Figure 4: A Virtual Earth map displaying the 58103 ZIP code.

 

Finally, we remove all shapes from the map, add our new polygon to the map, and position the map so our polygon is visible. Here s the JavaScript function that executes these steps:

 

// This is the callback function that

// processes the value returned by the Web service.

function SucceededCallback(result)

{

   var points = result;

   if(points.length > 0)

   {

       var latLongTokens = points.split('|');

       var veLatLongs = new Array(latLongTokens.length);

       // populate the VELatLong array

       for(index = 0; index < latLongTokens.length; index++)

       {

            // format= {0},{1}|

           var latitude =

               latLongTokens[index].split(',')[0];

           var longitude =

               latLongTokens[index].split(',')[1];

           //  build the points array from the string

           veLatLongs[index] =

               new VELatLong(latitude, longitude);

       }

       // create the polygon VEShape

       var polygon = new VEShape(

           VEShapeType.Polygon,

           veLatLongs);

       // set the line color, width and the fill color

       polygon.SetFillColor(new VEColor(0,0,255,.2));

       polygon.SetLineColor(new VEColor(0,0,255,1));

       polygon.SetLineWidth(2);

       //  don't display the shapes icon

       polygon.HideIcon();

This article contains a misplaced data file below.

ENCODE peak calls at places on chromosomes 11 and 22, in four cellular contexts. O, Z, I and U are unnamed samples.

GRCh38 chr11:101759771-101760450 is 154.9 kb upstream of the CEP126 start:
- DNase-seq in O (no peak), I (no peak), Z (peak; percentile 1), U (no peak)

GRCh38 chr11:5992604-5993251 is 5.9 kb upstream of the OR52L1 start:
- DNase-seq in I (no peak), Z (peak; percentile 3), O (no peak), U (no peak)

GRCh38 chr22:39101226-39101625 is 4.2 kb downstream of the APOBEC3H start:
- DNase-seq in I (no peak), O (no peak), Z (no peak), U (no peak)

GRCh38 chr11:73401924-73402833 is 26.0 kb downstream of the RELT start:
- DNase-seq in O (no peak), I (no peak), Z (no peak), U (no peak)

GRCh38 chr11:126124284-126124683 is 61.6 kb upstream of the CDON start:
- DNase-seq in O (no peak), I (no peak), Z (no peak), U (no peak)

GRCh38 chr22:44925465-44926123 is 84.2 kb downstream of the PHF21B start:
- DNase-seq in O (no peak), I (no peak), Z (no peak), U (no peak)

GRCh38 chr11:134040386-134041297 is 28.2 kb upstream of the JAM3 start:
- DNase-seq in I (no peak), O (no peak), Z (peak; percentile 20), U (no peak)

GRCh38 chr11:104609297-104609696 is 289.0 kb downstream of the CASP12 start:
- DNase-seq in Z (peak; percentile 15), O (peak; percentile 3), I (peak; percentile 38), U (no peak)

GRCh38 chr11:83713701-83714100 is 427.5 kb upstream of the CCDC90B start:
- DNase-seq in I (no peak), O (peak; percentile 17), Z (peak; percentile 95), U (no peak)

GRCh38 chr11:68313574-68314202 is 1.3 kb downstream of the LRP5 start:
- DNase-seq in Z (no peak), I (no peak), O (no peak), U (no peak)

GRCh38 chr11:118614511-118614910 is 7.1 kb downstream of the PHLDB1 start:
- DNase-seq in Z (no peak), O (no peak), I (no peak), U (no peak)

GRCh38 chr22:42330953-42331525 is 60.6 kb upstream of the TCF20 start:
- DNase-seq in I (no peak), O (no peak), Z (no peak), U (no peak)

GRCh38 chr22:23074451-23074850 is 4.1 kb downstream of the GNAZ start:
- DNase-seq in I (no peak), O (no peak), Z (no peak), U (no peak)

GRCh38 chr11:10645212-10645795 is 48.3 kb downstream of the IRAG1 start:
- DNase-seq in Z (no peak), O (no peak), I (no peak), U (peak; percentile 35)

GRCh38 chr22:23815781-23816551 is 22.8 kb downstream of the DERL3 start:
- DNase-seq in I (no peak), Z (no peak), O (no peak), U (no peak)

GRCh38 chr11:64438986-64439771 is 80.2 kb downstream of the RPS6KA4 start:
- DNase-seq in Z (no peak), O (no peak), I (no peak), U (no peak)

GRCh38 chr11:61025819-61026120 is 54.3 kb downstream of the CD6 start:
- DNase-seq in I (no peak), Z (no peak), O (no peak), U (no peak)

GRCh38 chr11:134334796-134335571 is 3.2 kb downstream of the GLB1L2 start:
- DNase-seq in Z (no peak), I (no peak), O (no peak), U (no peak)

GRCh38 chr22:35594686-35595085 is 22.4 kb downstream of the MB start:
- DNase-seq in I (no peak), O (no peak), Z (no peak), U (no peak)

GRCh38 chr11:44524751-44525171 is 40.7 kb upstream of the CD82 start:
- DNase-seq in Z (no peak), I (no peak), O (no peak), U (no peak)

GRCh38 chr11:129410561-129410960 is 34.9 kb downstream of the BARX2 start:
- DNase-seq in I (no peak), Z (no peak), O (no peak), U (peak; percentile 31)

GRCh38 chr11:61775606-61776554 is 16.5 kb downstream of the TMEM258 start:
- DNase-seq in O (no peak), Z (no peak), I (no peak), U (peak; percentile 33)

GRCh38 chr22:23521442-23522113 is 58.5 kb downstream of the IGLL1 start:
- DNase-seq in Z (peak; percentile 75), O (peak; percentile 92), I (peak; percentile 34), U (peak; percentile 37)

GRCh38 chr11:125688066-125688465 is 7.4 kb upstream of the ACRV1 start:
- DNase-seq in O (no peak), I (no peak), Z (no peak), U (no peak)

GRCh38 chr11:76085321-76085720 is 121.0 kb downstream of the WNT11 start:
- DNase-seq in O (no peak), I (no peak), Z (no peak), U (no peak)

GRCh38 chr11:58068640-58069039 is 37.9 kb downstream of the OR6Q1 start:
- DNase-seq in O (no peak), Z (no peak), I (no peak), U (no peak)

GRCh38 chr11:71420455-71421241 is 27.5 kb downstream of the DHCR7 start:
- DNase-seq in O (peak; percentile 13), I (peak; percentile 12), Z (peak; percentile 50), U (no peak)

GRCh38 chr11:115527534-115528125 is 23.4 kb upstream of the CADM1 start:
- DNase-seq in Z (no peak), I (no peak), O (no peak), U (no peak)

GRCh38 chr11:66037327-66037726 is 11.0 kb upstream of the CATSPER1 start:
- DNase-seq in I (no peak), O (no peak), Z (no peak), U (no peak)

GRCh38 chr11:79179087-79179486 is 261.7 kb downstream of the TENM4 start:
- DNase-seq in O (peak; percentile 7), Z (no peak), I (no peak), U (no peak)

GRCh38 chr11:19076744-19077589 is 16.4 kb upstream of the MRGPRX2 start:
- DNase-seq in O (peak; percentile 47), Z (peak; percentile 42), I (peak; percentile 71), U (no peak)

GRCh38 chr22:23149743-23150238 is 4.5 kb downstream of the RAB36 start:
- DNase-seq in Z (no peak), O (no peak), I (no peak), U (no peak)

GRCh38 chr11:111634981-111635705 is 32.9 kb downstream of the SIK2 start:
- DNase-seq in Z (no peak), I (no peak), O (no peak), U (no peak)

//  clear any existing polygons

       map.DeleteAllShapes();

       //  add our new polygon

       map.AddShape(polygon);

       //  set the view to these points

       map.SetMapView(veLatLongs);

   }

}

 

Conclusion

The Microsoft Virtual Earth map control is a JavaScript control that contains a number of built-in functions and exposes a full featured API that developers can use to programmatically interact with a Virtual Earth map. Pushpins, polylines, and polygons can easily be created, customized, and added to the map surface using the techniques shown in this article.

 

The files accompanying this article are available for download.

 

Matt Berseth is a Sr. Software Engineer for a top automotive marketing firm located in Jacksonville, FL. He started his career as a developer at Microsoft and continued it with a large transportation management corporation before moving on to his current position. Matt attended college at North Dakota State University where he earned his Master s degree in Software Engineering. In his free time, Matt enjoys reading, writing, hanging out with his friends and family, and watching whatever is on ESPN. You can visit Matt online at http://mattberseth.com or e-mail him at mailto:[email protected].